Label

As president, George Washington desired tablewares that would strike a stylistic balance between appearing too regal and not being sufficiently dignified enough to impress foreign dignitaries. In March 1790, he purchased a 309-piece service from the departing French minister, the Comte de Moustier. Moustier had acquired most of these porcelains from the royal manufactory at Sèvres in 1778, then added pieces from the Angoulême and Nast factories over the next decade. All are minimally decorated with gilded rims. Such understated elegance matched Washington's preference for neat and plain, while offering his guests fashionable French porcelain with a possible subtle reference to ancient white marble statuary and republican ideals.

Description

Circular molded plate with a scalloped, gilded rim and shallow foot ring. Rim features six large scallops separated by two smaller ones.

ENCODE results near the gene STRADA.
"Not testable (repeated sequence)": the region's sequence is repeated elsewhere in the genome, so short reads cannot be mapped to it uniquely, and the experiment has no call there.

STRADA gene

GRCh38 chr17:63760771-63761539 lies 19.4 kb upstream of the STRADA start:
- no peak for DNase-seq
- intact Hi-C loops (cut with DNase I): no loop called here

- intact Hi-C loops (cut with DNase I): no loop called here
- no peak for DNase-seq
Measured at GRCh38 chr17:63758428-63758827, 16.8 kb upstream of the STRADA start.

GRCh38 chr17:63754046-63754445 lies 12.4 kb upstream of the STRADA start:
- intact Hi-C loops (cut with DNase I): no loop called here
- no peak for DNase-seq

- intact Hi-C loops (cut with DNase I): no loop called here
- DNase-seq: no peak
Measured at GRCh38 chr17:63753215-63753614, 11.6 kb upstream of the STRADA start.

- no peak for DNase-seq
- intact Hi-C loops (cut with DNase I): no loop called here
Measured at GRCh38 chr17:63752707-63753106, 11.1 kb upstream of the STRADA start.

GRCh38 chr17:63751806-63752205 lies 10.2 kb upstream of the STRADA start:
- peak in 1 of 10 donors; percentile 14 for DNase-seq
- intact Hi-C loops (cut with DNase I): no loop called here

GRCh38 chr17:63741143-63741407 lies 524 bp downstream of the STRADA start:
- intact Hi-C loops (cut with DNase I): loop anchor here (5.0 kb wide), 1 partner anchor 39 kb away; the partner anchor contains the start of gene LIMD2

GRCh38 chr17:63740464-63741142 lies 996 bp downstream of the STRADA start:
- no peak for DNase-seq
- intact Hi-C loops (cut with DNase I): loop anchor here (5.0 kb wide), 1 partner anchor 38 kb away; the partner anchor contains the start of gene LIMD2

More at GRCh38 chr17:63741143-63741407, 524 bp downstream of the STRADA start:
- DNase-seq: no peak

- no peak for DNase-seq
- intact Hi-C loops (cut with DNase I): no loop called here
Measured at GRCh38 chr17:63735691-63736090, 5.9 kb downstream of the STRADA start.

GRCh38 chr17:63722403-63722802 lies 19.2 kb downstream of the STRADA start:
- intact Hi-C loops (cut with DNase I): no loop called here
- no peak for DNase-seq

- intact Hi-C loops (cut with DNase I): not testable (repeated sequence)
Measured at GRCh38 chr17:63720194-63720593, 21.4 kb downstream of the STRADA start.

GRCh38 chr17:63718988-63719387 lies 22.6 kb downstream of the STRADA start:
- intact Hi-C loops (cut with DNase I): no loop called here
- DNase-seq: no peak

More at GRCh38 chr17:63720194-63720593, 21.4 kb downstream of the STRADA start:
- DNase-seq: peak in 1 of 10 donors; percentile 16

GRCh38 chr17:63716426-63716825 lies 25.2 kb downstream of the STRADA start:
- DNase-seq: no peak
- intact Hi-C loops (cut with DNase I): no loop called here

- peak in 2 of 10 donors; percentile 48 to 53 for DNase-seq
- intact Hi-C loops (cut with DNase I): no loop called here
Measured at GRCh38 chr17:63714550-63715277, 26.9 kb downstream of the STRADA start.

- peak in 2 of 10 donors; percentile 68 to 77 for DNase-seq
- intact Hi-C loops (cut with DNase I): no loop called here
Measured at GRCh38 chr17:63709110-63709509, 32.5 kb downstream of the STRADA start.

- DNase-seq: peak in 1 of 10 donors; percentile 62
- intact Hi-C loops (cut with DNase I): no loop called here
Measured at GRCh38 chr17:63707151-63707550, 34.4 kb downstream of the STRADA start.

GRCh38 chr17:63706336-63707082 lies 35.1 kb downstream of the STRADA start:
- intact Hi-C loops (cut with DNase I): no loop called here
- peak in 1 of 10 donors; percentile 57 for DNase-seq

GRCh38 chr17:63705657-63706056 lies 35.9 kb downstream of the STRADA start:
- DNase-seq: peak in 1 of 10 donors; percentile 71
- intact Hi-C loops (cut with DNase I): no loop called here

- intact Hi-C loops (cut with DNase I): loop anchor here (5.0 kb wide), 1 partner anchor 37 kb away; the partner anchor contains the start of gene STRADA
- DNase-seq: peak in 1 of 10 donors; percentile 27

One of a group of four soup plates, W-2011/A-D.

Date

1780-1788


People


Geography


Material/Technique

Porcelain (hard-paste), gilt


Dimensions

Overall (Diameter of rim): 1 3/4 in. x 9 15/16 in. x 9 15/16 in. (4.45 cm x 25.24 cm x 25.24 cm)
Overall (Diameter of foot): 5 5/8 in. x 5 5/8 in. (14.29 cm x 14.29 cm)


Credit Line

Purchase, 1956


Marks

Overglaze factory mark stamped or stenciled on underside (in red): "MANUFRE/ de M.GR le Duc/ d'angoulem[e]/ a Paris".


Object Number

W-2011/D


Colors (Beta)


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